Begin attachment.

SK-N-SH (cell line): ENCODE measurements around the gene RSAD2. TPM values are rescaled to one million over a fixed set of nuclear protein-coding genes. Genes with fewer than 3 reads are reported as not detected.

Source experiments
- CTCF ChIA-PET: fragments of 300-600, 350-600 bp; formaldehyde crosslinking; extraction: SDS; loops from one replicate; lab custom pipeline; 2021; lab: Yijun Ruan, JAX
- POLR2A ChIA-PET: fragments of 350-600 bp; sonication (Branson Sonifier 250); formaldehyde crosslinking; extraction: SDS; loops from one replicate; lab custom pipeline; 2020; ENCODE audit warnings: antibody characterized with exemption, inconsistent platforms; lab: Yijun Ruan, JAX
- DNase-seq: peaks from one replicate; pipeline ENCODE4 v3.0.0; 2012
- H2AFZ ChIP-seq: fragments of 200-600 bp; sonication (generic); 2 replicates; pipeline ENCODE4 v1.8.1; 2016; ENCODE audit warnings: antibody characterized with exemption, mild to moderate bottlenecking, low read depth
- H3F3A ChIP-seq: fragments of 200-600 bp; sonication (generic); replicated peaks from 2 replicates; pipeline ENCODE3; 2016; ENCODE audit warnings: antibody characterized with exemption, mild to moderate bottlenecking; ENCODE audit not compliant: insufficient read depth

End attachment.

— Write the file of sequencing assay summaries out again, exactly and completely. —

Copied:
SK-N-SH (cell line): ENCODE measurements around the gene RSAD2. TPM values are rescaled to one million over a fixed set of nuclear protein-coding genes. Genes with fewer than 3 reads are reported as not detected.

Source experiments
- CTCF ChIA-PET: fragments of 300-600, 350-600 bp; formaldehyde crosslinking; extraction: SDS; loops from one replicate; lab custom pipeline; 2021; lab: Yijun Ruan, JAX
- POLR2A ChIA-PET: fragments of 350-600 bp; sonication (Branson Sonifier 250); formaldehyde crosslinking; extraction: SDS; loops from one replicate; lab custom pipeline; 2020; ENCODE audit warnings: antibody characterized with exemption, inconsistent platforms; lab: Yijun Ruan, JAX
- DNase-seq: peaks from one replicate; pipeline ENCODE4 v3.0.0; 2012
- H2AFZ ChIP-seq: fragments of 200-600 bp; sonication (generic); 2 replicates; pipeline ENCODE4 v1.8.1; 2016; ENCODE audit warnings: antibody characterized with exemption, mild to moderate bottlenecking, low read depth
- H3F3A ChIP-seq: fragments of 200-600 bp; sonication (generic); replicated peaks from 2 replicates; pipeline ENCODE3; 2016; ENCODE audit warnings: antibody characterized with exemption, mild to moderate bottlenecking; ENCODE audit not compliant: insufficient read depth